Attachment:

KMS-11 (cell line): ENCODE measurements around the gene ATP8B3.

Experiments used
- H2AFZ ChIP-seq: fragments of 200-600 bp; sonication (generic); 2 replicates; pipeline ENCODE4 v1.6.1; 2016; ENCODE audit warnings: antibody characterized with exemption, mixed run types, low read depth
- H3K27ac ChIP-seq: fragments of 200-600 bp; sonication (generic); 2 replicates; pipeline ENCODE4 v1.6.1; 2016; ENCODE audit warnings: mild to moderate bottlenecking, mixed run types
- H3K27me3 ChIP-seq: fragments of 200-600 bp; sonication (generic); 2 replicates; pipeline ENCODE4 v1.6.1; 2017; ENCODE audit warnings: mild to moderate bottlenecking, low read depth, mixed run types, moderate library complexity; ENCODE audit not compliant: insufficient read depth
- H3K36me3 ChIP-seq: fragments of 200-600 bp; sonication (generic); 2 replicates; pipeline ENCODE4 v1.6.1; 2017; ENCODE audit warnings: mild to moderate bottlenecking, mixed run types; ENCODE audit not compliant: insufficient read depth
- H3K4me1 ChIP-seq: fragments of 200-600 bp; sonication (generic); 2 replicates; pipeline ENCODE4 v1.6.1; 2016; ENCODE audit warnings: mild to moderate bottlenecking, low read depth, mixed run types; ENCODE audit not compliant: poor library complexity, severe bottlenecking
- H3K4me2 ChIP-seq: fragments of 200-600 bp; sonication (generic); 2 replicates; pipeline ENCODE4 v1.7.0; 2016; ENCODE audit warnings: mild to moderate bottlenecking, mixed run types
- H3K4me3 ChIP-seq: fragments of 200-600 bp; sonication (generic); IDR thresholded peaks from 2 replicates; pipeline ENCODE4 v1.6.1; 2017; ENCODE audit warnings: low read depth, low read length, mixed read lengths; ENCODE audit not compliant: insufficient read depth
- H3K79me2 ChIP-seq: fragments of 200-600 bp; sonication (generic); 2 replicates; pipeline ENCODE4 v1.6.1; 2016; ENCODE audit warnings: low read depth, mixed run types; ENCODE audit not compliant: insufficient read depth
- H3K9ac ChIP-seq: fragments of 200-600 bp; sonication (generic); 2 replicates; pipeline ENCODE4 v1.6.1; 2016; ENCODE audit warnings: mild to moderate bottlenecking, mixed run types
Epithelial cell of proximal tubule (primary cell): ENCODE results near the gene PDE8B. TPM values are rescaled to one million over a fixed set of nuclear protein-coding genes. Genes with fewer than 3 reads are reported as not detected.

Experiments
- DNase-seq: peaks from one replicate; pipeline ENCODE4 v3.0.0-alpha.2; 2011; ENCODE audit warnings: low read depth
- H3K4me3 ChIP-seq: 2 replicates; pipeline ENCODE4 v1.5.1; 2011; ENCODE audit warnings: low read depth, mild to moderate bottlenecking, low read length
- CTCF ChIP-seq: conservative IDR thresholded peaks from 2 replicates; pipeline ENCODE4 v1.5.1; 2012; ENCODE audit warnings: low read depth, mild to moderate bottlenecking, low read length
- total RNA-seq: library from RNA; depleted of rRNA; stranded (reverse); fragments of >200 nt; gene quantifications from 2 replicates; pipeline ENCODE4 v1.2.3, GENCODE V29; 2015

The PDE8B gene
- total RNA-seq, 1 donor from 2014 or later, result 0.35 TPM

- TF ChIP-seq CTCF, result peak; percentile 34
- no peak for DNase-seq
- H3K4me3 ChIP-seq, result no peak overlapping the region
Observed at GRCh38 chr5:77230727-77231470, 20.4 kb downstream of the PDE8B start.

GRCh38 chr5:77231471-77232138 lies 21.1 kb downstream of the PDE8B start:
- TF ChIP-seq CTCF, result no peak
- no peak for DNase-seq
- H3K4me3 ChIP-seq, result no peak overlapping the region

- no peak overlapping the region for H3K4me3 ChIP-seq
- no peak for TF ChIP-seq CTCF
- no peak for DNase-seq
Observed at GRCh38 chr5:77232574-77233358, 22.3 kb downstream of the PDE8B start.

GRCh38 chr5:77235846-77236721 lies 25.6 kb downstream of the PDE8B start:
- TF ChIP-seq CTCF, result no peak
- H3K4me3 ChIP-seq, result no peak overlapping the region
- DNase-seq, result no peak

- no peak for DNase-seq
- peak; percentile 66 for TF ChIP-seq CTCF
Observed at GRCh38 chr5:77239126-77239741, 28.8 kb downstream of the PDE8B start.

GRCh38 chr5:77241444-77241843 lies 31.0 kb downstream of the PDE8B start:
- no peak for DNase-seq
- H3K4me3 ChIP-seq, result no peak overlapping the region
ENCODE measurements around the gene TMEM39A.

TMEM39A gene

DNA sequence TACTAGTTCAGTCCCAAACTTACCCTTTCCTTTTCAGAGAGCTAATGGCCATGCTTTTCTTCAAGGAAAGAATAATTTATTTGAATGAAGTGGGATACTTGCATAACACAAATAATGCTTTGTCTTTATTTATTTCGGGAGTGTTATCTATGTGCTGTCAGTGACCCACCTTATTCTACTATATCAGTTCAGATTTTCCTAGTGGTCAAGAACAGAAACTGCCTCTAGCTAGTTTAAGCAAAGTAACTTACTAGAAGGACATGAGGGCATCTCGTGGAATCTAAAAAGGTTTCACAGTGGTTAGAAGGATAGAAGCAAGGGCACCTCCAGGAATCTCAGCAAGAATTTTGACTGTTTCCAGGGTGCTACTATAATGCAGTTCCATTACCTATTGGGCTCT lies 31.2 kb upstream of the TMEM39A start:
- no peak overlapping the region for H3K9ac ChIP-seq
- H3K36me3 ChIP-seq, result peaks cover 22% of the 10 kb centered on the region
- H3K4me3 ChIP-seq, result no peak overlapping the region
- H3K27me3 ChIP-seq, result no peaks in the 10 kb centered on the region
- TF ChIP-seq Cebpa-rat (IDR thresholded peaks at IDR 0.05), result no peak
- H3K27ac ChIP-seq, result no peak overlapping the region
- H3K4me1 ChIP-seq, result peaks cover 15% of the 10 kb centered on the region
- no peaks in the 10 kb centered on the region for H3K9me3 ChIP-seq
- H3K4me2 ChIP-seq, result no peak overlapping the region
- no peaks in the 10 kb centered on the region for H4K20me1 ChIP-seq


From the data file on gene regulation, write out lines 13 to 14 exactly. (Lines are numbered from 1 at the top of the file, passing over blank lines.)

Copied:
Experiments
- DNase-seq: peaks from one replicate; pipeline ENCODE4 v3.0.0-alpha.2; 2011; ENCODE audit warnings: low read depth